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Bolsena

The area of the City of the Eucharistic Miracle was already inhabited during the Bronze Age, as we know from the evidence returned from the lake about the presence of late Villanovan settlements. In all probability the proximity of the commercial city of Velzna, known to the Romans as Volsinii (present-day Orvieto), had determined the development of the area. The destruction of the important center by the Republic, in the course of its northward expansion and as a result of resistance from the Etruscans, led to the founding of a new settlement in 264 B.C. to which the Romans gave, perhaps unimaginatively, the name Volsinii Novi.

The original Bolsena was located slightly higher than it is today, as evidenced by the remains of ancient roads and buildings of various kinds found in the municipal area.
Its proximity to a lake, as well as its being built on a consular road, the Via Cassia, had determined its foundation but also exposed it to the expansionist aims of the enemies of the Empire, precisely because of its ideal strategic position. This is the reason for the multiple barbarian invasions, culminating in the period of Lombard domination (the famous Ostrogoth queen Amalasunta found her death on Martana Island itself).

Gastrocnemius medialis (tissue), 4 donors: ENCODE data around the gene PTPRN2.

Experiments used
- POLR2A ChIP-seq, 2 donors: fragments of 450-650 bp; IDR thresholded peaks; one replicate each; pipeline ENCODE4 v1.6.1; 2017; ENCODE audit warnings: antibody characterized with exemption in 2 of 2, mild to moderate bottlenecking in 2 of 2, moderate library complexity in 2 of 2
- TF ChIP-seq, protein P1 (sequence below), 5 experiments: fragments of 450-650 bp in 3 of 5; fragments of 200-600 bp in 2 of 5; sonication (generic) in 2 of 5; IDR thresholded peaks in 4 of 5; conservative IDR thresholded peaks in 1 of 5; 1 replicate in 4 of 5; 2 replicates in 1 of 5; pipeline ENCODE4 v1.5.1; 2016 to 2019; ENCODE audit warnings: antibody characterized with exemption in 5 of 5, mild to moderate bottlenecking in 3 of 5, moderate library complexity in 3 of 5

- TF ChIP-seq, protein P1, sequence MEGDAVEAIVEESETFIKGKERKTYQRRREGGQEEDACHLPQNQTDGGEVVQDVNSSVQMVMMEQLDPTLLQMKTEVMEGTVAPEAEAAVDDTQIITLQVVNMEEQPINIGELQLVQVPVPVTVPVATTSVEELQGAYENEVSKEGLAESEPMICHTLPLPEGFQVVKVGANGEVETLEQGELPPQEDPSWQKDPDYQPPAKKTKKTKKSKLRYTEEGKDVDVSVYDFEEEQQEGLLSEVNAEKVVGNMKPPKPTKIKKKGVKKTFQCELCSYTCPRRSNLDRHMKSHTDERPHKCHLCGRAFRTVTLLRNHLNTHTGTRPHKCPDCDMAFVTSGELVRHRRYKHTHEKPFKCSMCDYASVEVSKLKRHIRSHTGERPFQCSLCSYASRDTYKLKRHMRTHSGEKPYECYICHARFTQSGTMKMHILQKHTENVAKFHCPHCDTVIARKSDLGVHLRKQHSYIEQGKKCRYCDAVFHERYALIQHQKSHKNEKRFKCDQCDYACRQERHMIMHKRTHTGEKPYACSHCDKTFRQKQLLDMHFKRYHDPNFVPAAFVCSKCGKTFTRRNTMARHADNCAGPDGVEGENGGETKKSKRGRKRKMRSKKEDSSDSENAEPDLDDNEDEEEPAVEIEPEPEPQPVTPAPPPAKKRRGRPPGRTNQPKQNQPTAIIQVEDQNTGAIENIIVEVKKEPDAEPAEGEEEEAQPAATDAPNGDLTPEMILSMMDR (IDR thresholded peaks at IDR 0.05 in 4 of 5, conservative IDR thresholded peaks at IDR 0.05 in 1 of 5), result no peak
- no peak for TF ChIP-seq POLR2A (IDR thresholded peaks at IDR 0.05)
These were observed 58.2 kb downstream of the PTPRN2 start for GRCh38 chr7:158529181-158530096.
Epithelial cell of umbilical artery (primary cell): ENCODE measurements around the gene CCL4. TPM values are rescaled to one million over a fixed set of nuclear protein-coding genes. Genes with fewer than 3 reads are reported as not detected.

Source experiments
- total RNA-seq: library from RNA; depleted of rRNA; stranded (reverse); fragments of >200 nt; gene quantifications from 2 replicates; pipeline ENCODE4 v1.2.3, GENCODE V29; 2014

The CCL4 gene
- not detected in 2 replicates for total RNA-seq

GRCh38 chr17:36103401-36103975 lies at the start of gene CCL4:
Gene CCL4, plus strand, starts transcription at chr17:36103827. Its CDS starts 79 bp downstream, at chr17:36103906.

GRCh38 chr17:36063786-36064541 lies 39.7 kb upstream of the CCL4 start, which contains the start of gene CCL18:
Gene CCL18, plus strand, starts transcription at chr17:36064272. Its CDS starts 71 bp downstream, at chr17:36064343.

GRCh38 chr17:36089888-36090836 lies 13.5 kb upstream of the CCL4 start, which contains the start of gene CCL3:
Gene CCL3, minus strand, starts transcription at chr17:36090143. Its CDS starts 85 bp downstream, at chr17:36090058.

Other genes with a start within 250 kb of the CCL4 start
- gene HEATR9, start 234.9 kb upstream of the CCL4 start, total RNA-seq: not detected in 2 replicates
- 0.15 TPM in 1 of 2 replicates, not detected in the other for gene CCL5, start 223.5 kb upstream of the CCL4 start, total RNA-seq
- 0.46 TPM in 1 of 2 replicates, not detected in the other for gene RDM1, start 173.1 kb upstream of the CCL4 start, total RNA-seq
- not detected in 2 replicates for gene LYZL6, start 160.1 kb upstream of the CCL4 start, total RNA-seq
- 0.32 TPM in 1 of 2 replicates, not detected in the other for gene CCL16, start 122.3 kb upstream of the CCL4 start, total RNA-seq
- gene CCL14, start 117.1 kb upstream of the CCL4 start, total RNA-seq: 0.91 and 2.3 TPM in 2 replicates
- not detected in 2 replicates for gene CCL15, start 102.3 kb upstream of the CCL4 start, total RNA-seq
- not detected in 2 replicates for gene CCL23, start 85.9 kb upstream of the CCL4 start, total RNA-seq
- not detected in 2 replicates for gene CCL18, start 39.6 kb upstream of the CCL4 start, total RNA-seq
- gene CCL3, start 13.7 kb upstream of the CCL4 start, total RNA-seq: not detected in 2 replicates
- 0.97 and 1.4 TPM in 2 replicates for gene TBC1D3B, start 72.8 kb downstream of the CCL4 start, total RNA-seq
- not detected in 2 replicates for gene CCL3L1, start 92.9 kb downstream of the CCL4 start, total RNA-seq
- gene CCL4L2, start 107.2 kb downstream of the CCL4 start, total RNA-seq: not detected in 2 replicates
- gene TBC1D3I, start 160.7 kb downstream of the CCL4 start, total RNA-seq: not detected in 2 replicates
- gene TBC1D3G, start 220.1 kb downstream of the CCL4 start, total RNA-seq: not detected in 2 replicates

With the subsequent development of trade along the Via Francigena, the city once again acquired vitality, returning to the center of political struggles, this time between the Orvietani Monaldeschi della Cervara, in whose hands it remained for almost two centuries albeit with ups and downs, and the Church, which definitively acquired ownership in the second half of the fifteenth century.
In the following centuries the government of the city was entrusted to important cardinals, of whom at least one reached the papal throne: cardinal Giovanni de Medici, the future Leone X. It then passed into the hands of the Cozza family, which retained power for a long time, including during French rule, even succeeding in having the town restored to city status by Pope Leone6 XII in 1828.
During the Risorgimento it followed the fate of the entire area, being annexed to the Kingdom of Italy in 1870.
Starting in 1927 it was reincorporated within the province of Viterbo, which gave it a long uninterrupted period of tranquility, except of course the Second World War. Bolsena has made the most of the peace, devoting itself to the development of facilities for tourist accommodation that have earned it several awards, such as the Orange Flag of the Italian Touring Club.

Places to visit

Archaeological zone of Poggio Moscini

Archaeological zone of Poggio Moscini

Just outside Bolsena, thanks to excavations by the French School of Rome, an ancient Roman city, Volsinii, has emerged from the mists of time; for about six centuries it was an important mercantile center, thanks to its proximity to the Via Cassia. The forum, a...

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The Thrown Stones

The Thrown Stones

Nature is an inexhaustible source of oddities with which she constantly amazes us: the "thrown stones" are a splendid, perfect example of this. It is a geosite, a wall formed by prisms of basaltic rock, which came into being as a result of the sudden cooling of...

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Hydrangea Gardens